By: Galina Zbrizher
I have observed differences between the Lighting Communities of the East and West, which I would like to share with the readers of Lighting Magazine so we can learn from each other. The Canadian Lighting Community should partake in the excitement of interesting projects that have recently been completed, under construction or are in the design stage.
One of the most significant projects completed in 1996 was the new Vancouver International Terminal Building (ITB). Designed by Architectura, one of the best-known architectural firms in Vancouver.
It was built in less than two years, slightly under budget. Both the ITB and the control Tower were built for approximately $265,000,000 The buildings are seismically designed. The Control Tower is built to withstand an earthquake rated 6 on the Richter Scale and be operational after everything else is destroyed.
The ITB has a distinctly West Coast Canadian character with its many First Nations artifacts strategically located throughout the Terminal and culminating in a magnificent “Haida Gwaii” sculpture by renowned artist Bill Reid. At the same time the building is very modern and functional.
A multitude of restaurants, stores and services designed by different architectural, interior design and in some instances theatre stage design firms add excitement and fun, as in the Pacific Market Restaurant located in the departure level, that mimics the carnival mood of the famous Granville Market in Vancouver.
The Lighting system in the airport was designed by Mr. Larry French of Auerbach and Associates from San Francisco and employed many types of materials and techniques. A large portion of the building is designed with either fully indirect or direct/indirect fluorescent.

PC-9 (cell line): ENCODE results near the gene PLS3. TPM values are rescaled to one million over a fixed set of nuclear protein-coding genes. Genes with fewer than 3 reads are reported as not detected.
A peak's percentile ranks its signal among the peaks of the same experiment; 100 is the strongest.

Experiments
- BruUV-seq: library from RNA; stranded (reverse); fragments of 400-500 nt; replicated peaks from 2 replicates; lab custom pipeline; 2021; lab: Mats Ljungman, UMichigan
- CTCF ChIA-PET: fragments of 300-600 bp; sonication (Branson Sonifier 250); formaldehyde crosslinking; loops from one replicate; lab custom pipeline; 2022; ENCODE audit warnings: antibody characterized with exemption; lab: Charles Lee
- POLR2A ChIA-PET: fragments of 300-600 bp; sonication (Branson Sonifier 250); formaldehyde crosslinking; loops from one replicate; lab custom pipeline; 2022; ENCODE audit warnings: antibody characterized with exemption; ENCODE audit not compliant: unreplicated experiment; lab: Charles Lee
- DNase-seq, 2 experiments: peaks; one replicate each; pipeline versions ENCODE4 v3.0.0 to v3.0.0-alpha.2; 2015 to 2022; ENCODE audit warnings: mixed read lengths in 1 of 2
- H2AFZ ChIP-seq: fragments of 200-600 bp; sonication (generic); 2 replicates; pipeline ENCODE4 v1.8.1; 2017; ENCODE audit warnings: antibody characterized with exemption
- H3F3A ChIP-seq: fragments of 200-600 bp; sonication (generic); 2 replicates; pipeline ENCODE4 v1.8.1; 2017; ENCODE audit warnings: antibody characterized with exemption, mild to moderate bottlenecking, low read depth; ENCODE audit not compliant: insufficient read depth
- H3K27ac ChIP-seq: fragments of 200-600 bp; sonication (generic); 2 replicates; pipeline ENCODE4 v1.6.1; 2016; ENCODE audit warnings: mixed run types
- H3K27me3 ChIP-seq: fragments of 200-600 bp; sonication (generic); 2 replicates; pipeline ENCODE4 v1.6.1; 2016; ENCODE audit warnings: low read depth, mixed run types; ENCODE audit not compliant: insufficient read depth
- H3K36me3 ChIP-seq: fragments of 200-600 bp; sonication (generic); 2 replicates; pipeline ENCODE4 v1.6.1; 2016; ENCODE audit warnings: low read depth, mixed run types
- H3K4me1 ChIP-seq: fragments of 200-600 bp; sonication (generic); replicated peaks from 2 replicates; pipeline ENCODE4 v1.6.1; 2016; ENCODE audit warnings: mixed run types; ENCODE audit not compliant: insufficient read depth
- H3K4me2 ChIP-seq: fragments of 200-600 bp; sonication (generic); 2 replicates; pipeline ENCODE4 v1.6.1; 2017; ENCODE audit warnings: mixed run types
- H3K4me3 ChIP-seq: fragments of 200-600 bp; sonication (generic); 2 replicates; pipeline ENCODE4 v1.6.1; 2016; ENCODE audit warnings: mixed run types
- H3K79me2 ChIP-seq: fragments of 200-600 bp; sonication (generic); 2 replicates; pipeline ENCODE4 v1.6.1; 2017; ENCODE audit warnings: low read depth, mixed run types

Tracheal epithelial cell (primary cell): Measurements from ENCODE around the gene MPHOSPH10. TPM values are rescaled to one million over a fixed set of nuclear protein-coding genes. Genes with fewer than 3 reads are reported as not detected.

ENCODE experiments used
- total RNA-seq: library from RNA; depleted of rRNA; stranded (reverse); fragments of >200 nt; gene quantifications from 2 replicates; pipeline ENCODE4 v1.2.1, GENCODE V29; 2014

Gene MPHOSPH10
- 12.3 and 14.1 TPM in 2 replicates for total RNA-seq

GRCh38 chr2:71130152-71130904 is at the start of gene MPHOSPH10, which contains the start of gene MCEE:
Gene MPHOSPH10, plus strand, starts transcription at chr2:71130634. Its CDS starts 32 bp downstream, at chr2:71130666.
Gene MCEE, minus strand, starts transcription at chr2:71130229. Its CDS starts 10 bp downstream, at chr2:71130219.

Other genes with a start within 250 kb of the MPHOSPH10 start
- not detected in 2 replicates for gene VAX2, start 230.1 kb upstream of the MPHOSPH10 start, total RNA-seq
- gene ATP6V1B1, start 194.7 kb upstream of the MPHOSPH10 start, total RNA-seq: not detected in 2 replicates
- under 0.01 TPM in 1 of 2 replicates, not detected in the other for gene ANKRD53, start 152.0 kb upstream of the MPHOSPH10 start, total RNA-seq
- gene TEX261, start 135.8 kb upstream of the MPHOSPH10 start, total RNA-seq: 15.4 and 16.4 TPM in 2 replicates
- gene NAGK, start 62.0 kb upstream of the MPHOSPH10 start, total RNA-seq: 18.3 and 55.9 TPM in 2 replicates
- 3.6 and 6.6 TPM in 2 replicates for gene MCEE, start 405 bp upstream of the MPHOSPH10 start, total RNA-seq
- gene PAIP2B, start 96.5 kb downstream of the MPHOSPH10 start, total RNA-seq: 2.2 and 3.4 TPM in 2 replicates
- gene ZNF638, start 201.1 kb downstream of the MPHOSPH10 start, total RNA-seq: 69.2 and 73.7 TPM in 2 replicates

In many cases, patterns of luminaries replicate the “Log Jam” pattern of the carpet in both paint colour and its orientation. In the waiting areas, 6″ diameter fluorescent tubular luminaries with louvered downlight components are used and “Log Jam” becomes 3 dimensional as well as controversial, as opinions of the design community are split. Other areas employ surface cylinders with glowing domes mounted to the space frame.
Metal halide post top decorative luminaries, mounted on the hinged poles (for ease of relamping and maintenance), are used at the stairs and escalators. Theatre projectors illuminate works of art. It is worth mentioning how the tendering and purchasing process was implemented.
Purchase of all luminaires was tendered by the Airport. A “Not to exceed” item price was included in the invitation for tender for each luminaire along with specifications. All luminaires were purchased by the Airport and then handed over to the electrical contractor for the installation.
Total cost of the lighting component on the project, excluding theatre projectors and parkade lighting was close to $3.5 million. Rumour has it, that by employing this tender strategy, the Airport was able to save at least 5% of the costs. Now that the construction of the International Terminal Building is complete, the design has started on the renovation of the Domestic Terminal Building.
Kasian Kennedy Design Partners is the Interior Design and Prime Consultant while MCW Consultants Ltd. is the mechanical, electrical and lighting design consultant. I hope this gives you a brief appreciation of some of the design work being carried out here on the West Coast. “Street Lighting Controversy – Western Style” will be next. Galina Zbrizher is a lighting designer with MCW Consultants Ltd., Vancouver.